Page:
It is a great peculiarity that after more than twenty years of existence there is still so much we don’t know about how the web really works and what really goes on. A lot of the developments have been surprising. Even the people who were actually creating the original social media networks had very little clue as to the significance their work would have. For the most part they thought they were doing something cool even if neither did they nor anyone else really understood what they were doing.
The ad hoc informality and general mashableness is one of the the Web’s greatest charms and is of course without doubt allows for all kinds of permutations and possibilities that permit the cross-fertilization of ideas which is the essence of creativity.
All well and good, new ideas lead to creations and not only will there be new ideas born into the Web the Web itself as an environment will have to adapt and change to cater for the changes being wrought within.
With all these new developments and the rapid rate of change one can understand why it is so difficult to actually track data on the Web. None of the services, Google Analytics included, can offer anything like a comprehensive accounting of what happens to data on the Web. Data is only doing things. It is either moving from place to place or it’s not moving. If it is not moving then there we should be able to assume that we have a way of knowing where it is whether it is buried in a database, in an excel spreadsheet or hanging dreamily in the Cloud. If it is moving then we can at least know where it left from and where it arrived and perhaps register a few stops on the way.
Although all data packets are created equal some are more equal than others. One data packet may contain information more significant to a given user than another. For many web users significant information of knowing what is happening on their website in terms of visitors and viewers.
Without doubt the single most powerful tool out there for measuring the performance of one’s website is Google Analytics. It truly is a treasure chest but in a vitally it does not tell you everything you need to know. At Technology Voice it is easy to understand that we would take a very keen interest in how our site is performing and in the quality of the metrics that we use to measure how various articles and blogs are performing.
But quite frankly after three months of detailed examination of various statistics derived from various sources that the whole process of identifying what works and what doesn’t appears to be really nothing more than a black art.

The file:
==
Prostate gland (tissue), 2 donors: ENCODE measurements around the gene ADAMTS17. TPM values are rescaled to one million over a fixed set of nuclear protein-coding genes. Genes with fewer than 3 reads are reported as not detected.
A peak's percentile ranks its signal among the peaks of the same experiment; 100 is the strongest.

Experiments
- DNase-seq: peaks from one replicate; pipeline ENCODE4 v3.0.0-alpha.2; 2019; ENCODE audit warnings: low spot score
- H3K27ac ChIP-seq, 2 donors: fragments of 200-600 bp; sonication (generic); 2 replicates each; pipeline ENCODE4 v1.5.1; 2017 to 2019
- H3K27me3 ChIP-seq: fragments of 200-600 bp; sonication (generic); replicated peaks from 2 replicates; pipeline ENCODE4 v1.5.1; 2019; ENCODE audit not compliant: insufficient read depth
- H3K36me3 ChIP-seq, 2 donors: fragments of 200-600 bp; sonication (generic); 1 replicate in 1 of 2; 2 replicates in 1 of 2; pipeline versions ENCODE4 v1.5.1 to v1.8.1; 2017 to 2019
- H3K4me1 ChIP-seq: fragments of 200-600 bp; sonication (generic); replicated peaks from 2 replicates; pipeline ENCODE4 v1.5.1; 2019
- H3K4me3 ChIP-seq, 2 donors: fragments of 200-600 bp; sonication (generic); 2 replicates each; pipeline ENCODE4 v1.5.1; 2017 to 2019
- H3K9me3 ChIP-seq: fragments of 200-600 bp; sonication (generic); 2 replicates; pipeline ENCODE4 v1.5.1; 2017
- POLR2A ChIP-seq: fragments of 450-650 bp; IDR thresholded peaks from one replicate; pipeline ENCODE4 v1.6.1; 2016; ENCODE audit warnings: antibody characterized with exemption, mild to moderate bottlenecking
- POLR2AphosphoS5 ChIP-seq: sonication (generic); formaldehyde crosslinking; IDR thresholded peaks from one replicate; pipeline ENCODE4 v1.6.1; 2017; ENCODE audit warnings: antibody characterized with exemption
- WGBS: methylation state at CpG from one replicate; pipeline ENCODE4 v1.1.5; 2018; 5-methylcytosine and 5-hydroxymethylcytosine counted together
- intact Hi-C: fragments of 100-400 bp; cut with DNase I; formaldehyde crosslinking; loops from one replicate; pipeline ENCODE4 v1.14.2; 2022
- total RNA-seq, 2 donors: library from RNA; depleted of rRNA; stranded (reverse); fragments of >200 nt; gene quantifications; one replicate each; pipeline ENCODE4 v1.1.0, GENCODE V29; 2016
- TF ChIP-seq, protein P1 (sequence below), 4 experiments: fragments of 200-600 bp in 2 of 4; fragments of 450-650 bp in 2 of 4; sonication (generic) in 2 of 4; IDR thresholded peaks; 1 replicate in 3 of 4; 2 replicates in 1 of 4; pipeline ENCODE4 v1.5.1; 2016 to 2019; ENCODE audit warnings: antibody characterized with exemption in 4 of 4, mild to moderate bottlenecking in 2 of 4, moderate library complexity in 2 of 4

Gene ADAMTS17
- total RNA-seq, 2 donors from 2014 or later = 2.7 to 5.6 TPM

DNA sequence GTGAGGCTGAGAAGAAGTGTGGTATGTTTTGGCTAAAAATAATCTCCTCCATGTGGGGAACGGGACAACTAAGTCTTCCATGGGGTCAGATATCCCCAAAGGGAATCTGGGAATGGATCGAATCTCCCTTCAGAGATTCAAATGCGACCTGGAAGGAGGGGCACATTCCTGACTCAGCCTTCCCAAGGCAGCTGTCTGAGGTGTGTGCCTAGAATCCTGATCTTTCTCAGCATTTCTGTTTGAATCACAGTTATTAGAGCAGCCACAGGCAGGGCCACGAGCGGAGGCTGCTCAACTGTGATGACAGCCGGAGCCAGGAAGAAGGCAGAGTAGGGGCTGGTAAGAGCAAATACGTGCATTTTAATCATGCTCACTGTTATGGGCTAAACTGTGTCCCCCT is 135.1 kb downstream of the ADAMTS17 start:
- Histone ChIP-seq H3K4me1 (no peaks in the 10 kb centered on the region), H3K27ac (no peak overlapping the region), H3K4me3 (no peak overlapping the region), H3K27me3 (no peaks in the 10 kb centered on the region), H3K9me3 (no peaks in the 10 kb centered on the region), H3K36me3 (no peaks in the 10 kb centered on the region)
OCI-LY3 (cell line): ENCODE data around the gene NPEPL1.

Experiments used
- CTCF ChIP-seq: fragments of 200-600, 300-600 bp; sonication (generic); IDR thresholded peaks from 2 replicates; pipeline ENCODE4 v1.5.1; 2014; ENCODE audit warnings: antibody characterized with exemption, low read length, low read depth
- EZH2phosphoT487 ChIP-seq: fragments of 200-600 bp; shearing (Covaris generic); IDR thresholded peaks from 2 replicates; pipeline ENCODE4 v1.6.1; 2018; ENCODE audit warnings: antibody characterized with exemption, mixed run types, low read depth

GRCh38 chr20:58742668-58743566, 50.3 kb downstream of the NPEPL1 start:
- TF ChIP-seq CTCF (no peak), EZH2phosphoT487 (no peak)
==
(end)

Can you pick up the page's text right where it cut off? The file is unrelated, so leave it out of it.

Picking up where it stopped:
We have learned to divine meaning by comparing aspects of Google Analytics’ comprehensive metrics with data provided more narrowly by bitly, tweetmeme, backtype and so on. Rarely do they tally. But they are inconsistent in a somewhat regular way and after a while it becomes quite easy to determine anomalies and account for them.
During our period of investigation we found that many, many people swear by Google Analytics and use it as their prime data informational tool when making decisions about how to improve their content and their site. That so many people are moving forward on using the same envelope of data may explain why so many sites are so samey and so very dull.
By only looking at one set of parameters instead of the whole picture we have a distorted view. Taking action on this distorted view leads to activities not entirely relevant to what the decision making parties intended, And with everyone using the same set of limited parameters websites across the net become distorted in the same way. Just a few minutes surfing will show the truth of this.
There is also other issues with gathering data without the use of proper checks and balances and the conflicts of interest that may arise for the user. Jenni Cullen from Statcounter says “We also find that our members like to have an independent verification of the stats on their site – many don’t consider it the best idea to rely on an advertiser they spend money with to tell them whether their advertising dollars are well spent or not.”
Our experience has been to double check everything. As great as Google Analytics and as tiresome it is to take the trouble it is extremely advisable to find the analytic apps that are more focused on the area you are looking at and compare results.
We would love to have on analytics tool that would do absolutely everything but given that all software is written by humans and all humans have biases then we probably have no choice but to constantly compare and contrast data and information.